After the Snow..... Spring

Well it's not really but it feels like it with temperatures at 12C and bright sunlight. Anyway the crocuses are out in force this afternoon. Crocus sieberi 'Ronald Ginns' looks particularly gorgeous. Just what the doctor ordered. It may not be the cheapest around but it certainly stands out. Raised by Ray Cobb from nearby Nottinghamshire - him of the yellow snowdrop that I don't have - they have increased measurably since first planting two years ago. There's nothing better on a sunny day than a field of crocuses. I don't have that much of an area, only a front lawn full of self sown seedlings. 'Ronald Ginns' however is in my biggest planter underneath the deciduous Viburnum Juddii.

It is always a relief when the snowdrops pop out of the snow untouched. Indeed some cultivars are desperately in need of splitting for next year. 'Uncle Dick' has clumped up and he is a handsome relative.

The yellows threaten to steal the show. I was a bit sniffy about Galanthus nivalis 'Blonde Inge' because, of all things, its ovary is a rather ordinary green. Churlish of me. There's such a freshness about it and for a nivalis it's a decent size. A charmer in the border.

Galanthus plicatus 'Wandlebury Ring' is a larger, taller variety exhibiting a little lateral growth at the moment. The yellow stands out. I did read a well known American blogger on snowdrops describe the British snowdrops as rather lacking in yellow compared with her own State. She put it down to the lack of sun. As she had been visiting a snowdrop garden in Northumberland she might have been unduly influenced by England's northernmost counties. I get the same feeling when visiting there in June, July, August ,,, Whatever, the yellow snowdrops are yellow even after our dull and dreadful winter.

Galanthus plicatus 'Madeleine' is very similar to 'Wendy's Gold'. I've read that it clumps up better and flowers better and is better. They both seem pretty good to me. 'Wendy's Gold' has done everything 'Madeleine' has done. And both are glorious in our Yorkshire sun ...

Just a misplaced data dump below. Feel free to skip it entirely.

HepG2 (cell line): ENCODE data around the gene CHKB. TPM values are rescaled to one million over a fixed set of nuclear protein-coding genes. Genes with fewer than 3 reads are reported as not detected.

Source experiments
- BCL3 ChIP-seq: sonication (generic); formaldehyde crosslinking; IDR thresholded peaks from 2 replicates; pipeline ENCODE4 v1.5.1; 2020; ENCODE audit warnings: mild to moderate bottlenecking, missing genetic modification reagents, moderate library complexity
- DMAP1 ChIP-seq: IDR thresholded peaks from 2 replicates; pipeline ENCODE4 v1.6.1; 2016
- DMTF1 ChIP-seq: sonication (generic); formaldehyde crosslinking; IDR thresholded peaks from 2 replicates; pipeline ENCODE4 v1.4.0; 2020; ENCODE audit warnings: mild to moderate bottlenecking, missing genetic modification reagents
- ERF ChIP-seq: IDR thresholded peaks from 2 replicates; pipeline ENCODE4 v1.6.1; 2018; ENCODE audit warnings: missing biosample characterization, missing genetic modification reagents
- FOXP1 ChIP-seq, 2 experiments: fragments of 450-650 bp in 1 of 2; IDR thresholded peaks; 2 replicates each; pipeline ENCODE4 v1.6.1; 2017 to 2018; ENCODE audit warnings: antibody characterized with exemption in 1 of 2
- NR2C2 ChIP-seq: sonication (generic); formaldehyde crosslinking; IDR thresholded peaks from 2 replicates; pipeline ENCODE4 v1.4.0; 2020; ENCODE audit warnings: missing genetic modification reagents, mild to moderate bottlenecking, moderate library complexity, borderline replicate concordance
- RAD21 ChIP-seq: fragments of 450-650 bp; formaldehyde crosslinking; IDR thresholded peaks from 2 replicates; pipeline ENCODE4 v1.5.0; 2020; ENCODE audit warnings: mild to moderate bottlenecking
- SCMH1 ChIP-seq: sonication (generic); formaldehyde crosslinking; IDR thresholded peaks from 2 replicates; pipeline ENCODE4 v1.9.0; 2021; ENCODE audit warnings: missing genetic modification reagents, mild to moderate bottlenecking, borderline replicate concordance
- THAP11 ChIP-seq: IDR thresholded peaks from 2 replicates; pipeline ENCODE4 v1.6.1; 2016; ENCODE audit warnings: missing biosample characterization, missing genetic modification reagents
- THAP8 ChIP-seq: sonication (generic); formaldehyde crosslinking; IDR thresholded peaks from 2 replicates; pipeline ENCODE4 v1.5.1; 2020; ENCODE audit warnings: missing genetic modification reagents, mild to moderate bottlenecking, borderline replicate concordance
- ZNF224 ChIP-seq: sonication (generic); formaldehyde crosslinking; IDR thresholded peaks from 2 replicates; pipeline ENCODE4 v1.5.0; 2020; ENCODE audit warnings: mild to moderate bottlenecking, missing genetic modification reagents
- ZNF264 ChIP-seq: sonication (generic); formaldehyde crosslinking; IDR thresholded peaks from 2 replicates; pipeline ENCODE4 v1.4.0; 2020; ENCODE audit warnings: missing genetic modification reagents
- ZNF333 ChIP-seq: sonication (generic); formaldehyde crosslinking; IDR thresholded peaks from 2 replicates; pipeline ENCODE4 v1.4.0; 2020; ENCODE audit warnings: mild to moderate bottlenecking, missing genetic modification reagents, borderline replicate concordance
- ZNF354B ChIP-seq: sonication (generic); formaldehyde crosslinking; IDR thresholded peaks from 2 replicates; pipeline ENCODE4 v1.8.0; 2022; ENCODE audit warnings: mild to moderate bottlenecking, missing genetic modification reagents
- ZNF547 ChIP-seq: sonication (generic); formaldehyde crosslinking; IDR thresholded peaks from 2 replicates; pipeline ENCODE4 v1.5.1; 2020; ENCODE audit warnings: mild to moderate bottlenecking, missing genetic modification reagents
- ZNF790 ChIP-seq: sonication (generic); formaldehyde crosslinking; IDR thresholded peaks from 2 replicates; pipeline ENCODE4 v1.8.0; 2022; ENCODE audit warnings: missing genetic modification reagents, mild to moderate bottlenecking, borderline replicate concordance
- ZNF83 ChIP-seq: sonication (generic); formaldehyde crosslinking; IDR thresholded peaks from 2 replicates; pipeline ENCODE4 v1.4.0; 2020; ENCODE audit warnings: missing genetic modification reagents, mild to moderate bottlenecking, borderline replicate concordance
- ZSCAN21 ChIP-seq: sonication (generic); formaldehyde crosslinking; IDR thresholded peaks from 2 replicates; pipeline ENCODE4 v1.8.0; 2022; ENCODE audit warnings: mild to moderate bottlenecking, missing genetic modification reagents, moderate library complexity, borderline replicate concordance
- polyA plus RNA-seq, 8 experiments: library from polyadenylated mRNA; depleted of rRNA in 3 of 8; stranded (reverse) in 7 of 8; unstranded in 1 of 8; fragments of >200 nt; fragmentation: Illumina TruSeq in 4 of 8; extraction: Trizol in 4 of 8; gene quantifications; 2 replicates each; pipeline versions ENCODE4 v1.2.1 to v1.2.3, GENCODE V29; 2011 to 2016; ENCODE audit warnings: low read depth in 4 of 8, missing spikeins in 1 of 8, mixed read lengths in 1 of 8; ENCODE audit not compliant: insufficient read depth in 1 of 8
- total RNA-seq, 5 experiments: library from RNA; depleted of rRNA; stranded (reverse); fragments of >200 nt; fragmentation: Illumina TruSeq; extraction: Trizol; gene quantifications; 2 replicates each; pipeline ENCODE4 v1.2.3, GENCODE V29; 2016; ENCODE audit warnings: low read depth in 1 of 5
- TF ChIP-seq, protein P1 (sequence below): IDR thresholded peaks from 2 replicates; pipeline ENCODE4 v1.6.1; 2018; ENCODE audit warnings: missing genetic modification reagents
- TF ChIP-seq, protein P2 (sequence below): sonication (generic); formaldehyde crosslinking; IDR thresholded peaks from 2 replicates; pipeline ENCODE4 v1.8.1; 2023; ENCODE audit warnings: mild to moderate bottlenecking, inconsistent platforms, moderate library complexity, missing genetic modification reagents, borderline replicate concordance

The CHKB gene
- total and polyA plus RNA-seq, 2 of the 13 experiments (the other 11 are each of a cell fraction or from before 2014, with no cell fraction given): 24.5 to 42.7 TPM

Now an apology. I featured 'Trymming' here at the beginning of February. Well it's still in glorious bloom but it's not 'Trymming', it's 'Trymlet'. I only read the top of the label and charged right in. By the magic of  technology I shall now proceed to change the name to demonstrate my infallibility. Trouble is I'm exceedingly fallible. If you want a spectacular spotted snowdrop that clumps up with almost magical ease, and lasts longer than a film star's coiffure, go for 'Trymlet'. If you want 'Trymming' read on. You can see that both snowdrops are very similar being bred from the popular 'Trym'. They both clump up well, 'Trymming' at present being a little shorter with bigger flowers. 'Trymlet' is the more charming perhaps being earlier, taller and with a mass of smaller though showy flowers. Both very eye-catching. Mind you, and I win a prize every time for being decisive, the two-tone markings on the petals could just swing the vote. A bit like promises on red buses. No, I'll stick with my first choice.

Finally a new look at 'Flocon de Neige'. It looks fragile but is not. Gazing downwards the six perfect petals are spread out to, well, perfection, and adopting a worm's eye view, it looks pretty good to all God's creatures.

Alpine House, Harlow Carr

Thick snow was covering the garden until today's rain and slight thaw. Still, time for the Alpine House at Harlow Carr. All 24m of it.

Primula allionii makes a striking show within the protection of glass walls.

Saxifraga 'Gemma'

Galanthus 'Lady Beatrix Stanley' looking less beaten down by adversity than mine in the garden

Saxifraga allionii 'Elizabeth Burrow'

Saxifraga 'Miluj Mne' 

Ipheion uniflorum 'Rolf Fiedler'  - another that in my garden is looking a little sorry for itself at the moment

I was intending to show the difference between 'Brenda Troyle' and 'Sam Arnott', two very similar snowdrops. I will!

Years ago I saw Cyclamen cilicium  in the hills of Greece and it triggered a great love of all things cyclamen. I've had more flowers on mine however.
Saxifraga 'Kathleen' and spelt as my mother-in-law's name 

Saxifraga hybr. 'Večerní Hvězda' and my favourite of the day.

And remembering .....

Galanthus 'Mighty Atom'